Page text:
young man Leonard he had met in town, and was flattered by the
little fellow's immense respect for the great Willems. He let
him bring chairs, call the waiters, chalk his cues when playing
billiards, express his admiration in choice words. He even
condescended to listen patiently to Leonard's allusions to "our
beloved father," a man of official position, a government agent
in Koti, where he died of cholera, alas! a victim to duty, like a
good Catholic, and a good man. It sounded very respectable, and
Willems approved of those feeling references. Moreover, he
prided himself upon having no colour-prejudices and no racial
antipathies. He consented to drink curacoa one afternoon on the
verandah of Mrs. da Souza's house. He remembered Joanna that
day, swinging in a hammock. She was untidy even then, he
remembered, and that was the only impression he carried away from
that visit. He had no time for love in those glorious days, no
time even for a passing fancy, but gradually he fell into the
habit of calling almost every day at that little house where he
was greeted by Mrs. da Souza's shrill voice screaming for Joanna
to come and entertain the gentleman from Hudig & Co. And then
the sudden and unexpected visit of the priest. He remembered the
man's flat, yellow face, his thin legs, his propitiatory smile,
his beaming black eyes, his conciliating manner, his veiled hints
which he did not understand at the time. How he wondered what
the man wanted, and how unceremoniously he got rid of him. And
then came vividly into his recollection the morning when he met
again that fellow coming out of Hudig's office, and how he was
amused at the incongruous visit. And that morning with Hudig!
Would he ever forget it? Would he ever forget his surprise as
the master, instead of plunging at once into business, looked at
him thoughtfully before turning, with a furtive smile, to the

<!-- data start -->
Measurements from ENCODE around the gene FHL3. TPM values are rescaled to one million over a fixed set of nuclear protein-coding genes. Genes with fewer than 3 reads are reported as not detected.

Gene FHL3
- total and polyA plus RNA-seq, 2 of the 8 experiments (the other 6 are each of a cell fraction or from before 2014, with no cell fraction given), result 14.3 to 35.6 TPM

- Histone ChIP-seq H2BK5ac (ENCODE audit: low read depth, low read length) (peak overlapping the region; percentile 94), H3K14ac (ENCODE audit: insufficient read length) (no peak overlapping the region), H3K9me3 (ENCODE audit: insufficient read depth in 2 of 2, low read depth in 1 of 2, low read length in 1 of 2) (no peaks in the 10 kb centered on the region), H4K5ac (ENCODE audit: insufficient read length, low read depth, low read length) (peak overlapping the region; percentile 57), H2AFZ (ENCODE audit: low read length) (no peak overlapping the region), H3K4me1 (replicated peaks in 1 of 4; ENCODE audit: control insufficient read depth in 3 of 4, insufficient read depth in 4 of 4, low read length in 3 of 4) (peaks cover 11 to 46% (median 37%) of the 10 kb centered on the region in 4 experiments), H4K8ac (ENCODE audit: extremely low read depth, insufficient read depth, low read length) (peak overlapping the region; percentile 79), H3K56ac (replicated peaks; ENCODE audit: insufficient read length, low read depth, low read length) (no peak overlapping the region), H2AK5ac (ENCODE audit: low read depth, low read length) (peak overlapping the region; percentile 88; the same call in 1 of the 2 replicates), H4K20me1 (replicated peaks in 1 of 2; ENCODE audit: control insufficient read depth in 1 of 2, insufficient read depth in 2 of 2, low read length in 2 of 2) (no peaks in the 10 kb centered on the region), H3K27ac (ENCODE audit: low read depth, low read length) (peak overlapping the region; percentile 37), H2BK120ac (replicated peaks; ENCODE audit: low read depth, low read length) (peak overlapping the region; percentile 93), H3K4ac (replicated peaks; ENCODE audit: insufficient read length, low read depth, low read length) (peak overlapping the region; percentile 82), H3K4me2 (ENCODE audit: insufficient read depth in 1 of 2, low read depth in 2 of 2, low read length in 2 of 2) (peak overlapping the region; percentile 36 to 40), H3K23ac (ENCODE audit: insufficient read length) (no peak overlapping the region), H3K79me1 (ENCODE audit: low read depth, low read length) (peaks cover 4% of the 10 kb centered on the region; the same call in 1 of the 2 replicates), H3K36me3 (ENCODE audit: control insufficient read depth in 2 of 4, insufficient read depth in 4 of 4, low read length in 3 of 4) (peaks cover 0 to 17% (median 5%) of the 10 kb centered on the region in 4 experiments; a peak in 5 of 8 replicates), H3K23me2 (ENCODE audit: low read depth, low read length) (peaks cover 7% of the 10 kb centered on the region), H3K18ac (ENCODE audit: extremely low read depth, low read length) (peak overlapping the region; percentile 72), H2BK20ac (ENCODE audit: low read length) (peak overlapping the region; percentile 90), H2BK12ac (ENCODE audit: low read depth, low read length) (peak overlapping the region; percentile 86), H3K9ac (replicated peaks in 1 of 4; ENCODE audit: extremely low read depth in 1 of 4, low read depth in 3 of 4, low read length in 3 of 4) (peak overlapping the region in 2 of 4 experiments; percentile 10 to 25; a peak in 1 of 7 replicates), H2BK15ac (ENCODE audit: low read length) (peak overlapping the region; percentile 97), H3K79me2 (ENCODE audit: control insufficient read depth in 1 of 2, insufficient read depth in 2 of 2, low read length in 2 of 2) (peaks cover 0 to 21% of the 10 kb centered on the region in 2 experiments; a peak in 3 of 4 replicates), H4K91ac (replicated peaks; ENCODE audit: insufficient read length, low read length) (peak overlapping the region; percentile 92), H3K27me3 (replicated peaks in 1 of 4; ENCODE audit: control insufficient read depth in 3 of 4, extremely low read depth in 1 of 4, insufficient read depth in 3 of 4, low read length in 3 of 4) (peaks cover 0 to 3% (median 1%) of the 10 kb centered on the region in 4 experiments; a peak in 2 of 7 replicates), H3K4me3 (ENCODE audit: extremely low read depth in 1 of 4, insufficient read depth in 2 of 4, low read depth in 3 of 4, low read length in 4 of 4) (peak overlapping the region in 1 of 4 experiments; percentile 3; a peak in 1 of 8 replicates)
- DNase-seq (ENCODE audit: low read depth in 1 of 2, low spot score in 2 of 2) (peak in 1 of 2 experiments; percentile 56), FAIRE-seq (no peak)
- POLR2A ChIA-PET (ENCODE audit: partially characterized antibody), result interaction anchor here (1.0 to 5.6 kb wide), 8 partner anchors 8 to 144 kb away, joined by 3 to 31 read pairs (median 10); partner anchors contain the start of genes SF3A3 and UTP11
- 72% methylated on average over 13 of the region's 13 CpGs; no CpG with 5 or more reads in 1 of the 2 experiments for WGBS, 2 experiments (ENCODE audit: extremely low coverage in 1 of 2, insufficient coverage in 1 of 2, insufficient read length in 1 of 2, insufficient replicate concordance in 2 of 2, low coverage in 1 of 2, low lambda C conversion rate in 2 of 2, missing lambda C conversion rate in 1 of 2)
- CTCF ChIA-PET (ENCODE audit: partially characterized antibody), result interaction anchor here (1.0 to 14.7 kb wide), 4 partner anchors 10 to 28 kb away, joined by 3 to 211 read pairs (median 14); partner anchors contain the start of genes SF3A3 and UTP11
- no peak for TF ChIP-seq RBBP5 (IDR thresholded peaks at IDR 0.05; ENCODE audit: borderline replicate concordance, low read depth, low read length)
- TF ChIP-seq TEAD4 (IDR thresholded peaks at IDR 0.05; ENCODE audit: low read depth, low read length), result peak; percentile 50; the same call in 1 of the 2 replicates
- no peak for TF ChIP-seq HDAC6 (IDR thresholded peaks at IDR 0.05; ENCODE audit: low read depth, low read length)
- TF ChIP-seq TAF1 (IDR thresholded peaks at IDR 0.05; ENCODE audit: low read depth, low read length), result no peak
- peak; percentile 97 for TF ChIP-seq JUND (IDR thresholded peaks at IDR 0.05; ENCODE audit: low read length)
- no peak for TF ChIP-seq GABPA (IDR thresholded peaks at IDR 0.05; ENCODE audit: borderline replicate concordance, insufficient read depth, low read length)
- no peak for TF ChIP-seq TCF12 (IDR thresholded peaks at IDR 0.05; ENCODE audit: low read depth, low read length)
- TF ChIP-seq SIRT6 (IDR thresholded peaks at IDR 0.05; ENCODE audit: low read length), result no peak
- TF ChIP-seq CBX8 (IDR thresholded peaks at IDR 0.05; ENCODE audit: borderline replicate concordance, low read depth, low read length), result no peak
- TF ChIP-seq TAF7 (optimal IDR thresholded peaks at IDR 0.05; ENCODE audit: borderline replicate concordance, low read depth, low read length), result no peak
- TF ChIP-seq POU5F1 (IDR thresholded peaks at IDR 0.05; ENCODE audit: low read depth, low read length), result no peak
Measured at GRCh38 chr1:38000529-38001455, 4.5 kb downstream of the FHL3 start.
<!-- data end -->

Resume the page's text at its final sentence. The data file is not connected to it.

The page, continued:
papers on the desk? He could hear him now, his nose in the paper
before him, dropping astonishing words in the intervals of wheezy

"Heard said . . . called there often . . . most respectable
ladies . . . knew the father very well . . . estimable . . . best
thing for a young man . . . settle down. . . . Personally, very
glad to hear . . . thing arranged. . . . Suitable recognition of
valuable services. . . . Best thing--best thing to do."

And he believed! What credulity! What an ass! Hudig knew the
father! Rather. And so did everybody else probably; all except
himself. How proud he had been of Hudig's benevolent interest in
his fate! How proud he was when invited by Hudig to stay with
him at his little house in the country--where he could meet men,
men of official position--as a friend. Vinck had been green with
envy. Oh, yes! He had believed in the best thing, and took the
girl like a gift of fortune. How he boasted to Hudig of being
free from prejudices. The old scoundrel must have been laughing
in his sleeve at his fool of a confidential clerk. He took the
girl, guessing nothing. How could he? There had been a father
of some kind to the common knowledge. Men knew him; spoke about
him. A lank man of hopelessly mixed descent, but
otherwise--apparently--unobjectionable. The shady relations came
out afterward, but--with his freedom from prejudices--he did not
mind them, because, with their humble dependence, they completed
his triumphant life. Taken in! taken in! Hudig had found an
easy way to provide for the begging crowd. He had shifted the
burden of his youthful vagaries on to the shoulders of his
confidential clerk; and while he worked for the master, the
master had cheated him; had stolen his very self from him. He
was married. He belonged to that woman, no matter what she might
do! . . . Had sworn . . . for all life! . . . Thrown himself
away. . . . And that man dared this very morning call him a
thief! Damnation!

"Let go, Lingard!" he shouted, trying to get away by a sudden
jerk from the watchful old seaman. "Let me go and kill that . .

"No you don't!" panted Lingard, hanging on manfully. "You want
to kill, do you? You lunatic. Ah!--I've got you now! Be quiet,
I say!"

They struggled violently, Lingard forcing Willems slowly towards
the guard-rail. Under their feet the jetty sounded like a drum
in the quiet night. On the shore end the native caretaker of the
wharf watched the combat, squatting behind the safe shelter of
some big cases. The next day he informed his friends, with calm
satisfaction, that two drunken white men had fought on the jetty.

It had been a great fight. They fought without arms, like wild
beasts, after the manner of white men. No! nobody was killed, or